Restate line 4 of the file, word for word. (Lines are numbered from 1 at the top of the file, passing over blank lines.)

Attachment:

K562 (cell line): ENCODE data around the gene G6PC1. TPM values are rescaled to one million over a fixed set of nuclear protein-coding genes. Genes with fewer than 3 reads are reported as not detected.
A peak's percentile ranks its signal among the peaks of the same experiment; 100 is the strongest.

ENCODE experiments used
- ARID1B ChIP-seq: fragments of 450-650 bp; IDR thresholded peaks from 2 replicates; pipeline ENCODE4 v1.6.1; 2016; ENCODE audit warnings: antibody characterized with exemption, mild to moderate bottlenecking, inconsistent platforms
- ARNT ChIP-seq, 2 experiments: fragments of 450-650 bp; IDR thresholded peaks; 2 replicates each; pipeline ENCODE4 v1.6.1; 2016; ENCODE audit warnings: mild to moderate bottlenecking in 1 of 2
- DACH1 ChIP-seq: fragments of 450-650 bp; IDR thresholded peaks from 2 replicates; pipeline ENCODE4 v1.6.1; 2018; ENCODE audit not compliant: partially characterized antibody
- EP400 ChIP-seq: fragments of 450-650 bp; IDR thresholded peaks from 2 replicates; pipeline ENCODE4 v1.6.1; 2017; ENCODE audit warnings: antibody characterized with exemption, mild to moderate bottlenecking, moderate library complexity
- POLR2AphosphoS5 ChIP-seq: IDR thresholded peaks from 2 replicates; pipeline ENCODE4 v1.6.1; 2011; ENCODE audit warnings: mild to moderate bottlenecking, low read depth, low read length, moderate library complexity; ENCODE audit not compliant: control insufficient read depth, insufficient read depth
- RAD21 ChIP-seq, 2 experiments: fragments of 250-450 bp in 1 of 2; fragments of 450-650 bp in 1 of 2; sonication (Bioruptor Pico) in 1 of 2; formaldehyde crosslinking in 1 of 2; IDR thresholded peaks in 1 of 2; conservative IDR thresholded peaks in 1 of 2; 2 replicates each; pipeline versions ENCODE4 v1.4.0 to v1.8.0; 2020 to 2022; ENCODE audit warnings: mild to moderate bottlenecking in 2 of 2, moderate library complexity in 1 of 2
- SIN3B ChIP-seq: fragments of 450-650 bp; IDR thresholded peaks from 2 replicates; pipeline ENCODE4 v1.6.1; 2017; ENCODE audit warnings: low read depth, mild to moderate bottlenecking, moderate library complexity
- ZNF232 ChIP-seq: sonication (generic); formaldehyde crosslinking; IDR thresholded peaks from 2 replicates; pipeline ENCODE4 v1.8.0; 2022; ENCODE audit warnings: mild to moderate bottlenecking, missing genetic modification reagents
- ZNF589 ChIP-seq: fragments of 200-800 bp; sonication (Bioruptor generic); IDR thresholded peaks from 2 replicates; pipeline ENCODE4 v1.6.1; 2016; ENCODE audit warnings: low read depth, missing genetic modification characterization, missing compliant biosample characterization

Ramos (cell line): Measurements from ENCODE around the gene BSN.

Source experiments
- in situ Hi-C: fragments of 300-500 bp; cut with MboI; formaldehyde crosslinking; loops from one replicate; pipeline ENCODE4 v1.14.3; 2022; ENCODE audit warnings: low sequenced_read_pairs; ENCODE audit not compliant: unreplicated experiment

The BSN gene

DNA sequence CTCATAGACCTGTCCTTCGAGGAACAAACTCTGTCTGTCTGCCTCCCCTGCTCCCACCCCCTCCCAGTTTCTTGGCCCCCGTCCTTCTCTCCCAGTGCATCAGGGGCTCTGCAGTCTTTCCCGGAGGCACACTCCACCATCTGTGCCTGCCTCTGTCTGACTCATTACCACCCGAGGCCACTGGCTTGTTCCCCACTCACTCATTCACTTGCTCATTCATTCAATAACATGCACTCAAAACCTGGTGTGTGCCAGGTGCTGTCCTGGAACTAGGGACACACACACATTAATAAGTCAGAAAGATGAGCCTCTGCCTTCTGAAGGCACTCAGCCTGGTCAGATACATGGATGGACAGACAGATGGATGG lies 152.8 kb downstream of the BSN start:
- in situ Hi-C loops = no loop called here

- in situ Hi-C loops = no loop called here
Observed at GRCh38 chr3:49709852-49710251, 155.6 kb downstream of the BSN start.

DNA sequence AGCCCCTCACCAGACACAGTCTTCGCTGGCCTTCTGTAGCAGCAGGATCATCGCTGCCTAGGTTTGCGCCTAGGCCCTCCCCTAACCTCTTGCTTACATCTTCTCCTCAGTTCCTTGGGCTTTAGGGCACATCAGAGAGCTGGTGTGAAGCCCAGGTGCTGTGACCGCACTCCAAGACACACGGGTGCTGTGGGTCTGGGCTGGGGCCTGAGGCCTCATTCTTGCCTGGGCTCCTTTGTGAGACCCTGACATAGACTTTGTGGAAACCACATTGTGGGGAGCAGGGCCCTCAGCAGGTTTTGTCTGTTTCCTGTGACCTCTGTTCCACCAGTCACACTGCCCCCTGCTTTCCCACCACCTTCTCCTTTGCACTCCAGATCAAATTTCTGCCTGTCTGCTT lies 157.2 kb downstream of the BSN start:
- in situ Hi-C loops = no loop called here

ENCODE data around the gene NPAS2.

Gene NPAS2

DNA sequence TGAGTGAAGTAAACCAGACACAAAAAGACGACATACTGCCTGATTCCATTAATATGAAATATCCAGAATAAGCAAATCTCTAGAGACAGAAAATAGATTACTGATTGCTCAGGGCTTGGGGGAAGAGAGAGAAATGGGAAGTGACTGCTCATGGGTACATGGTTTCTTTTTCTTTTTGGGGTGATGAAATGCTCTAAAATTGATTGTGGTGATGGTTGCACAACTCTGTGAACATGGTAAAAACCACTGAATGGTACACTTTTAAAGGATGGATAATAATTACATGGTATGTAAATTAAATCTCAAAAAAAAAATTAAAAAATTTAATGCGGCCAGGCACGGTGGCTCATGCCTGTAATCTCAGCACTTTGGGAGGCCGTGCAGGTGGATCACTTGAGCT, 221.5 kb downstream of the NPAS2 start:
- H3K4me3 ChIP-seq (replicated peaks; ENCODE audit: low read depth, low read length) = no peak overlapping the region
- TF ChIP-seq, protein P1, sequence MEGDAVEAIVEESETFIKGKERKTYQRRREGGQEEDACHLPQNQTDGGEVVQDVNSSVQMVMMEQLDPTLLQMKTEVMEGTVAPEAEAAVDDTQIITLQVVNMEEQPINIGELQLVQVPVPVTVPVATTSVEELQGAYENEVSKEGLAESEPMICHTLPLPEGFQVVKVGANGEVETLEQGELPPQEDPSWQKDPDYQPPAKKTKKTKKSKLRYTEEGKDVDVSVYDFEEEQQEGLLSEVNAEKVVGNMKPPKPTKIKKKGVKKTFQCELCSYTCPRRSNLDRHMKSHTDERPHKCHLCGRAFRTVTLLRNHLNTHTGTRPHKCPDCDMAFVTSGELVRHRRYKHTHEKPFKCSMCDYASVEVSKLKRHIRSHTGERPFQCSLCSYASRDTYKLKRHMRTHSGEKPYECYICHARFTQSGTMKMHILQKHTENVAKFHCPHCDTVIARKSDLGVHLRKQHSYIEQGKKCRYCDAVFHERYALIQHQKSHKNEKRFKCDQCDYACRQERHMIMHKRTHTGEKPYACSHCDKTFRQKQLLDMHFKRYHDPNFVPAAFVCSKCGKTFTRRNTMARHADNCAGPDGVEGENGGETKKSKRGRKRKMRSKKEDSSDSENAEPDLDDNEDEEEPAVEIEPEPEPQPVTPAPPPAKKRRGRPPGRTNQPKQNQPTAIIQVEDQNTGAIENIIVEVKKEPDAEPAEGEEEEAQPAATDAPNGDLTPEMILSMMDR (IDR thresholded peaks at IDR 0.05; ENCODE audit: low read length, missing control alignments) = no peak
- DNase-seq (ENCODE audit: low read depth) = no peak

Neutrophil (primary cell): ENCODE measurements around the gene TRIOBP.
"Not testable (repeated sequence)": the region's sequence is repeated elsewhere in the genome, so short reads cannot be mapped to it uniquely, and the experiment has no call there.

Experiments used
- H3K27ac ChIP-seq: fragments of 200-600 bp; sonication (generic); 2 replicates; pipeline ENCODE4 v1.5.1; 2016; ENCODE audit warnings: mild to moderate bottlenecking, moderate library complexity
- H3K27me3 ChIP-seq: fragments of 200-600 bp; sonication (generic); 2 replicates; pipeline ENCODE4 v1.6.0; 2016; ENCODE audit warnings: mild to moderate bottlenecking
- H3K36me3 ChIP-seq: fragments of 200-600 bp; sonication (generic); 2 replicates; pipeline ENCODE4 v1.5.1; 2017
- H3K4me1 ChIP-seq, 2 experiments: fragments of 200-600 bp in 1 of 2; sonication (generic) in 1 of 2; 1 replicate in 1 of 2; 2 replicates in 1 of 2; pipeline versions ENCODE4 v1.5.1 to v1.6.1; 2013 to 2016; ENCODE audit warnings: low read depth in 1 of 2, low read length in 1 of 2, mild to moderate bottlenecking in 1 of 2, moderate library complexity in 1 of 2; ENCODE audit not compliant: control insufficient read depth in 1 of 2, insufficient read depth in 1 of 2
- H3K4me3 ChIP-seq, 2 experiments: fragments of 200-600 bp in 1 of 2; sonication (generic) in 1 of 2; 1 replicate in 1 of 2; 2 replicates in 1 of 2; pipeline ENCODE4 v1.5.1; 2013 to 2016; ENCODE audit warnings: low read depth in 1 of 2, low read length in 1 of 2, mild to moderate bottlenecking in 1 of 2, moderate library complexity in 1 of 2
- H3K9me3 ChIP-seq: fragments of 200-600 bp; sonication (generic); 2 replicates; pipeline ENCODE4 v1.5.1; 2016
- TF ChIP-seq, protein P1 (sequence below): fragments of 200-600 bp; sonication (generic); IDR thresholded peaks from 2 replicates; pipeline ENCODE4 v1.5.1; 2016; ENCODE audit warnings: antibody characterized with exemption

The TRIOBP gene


- ARID1B ChIP-seq: fragments of 450-650 bp; IDR thresholded peaks from 2 replicates; pipeline ENCODE4 v1.6.1; 2016; ENCODE audit warnings: antibody characterized with exemption, mild to moderate bottlenecking, inconsistent platforms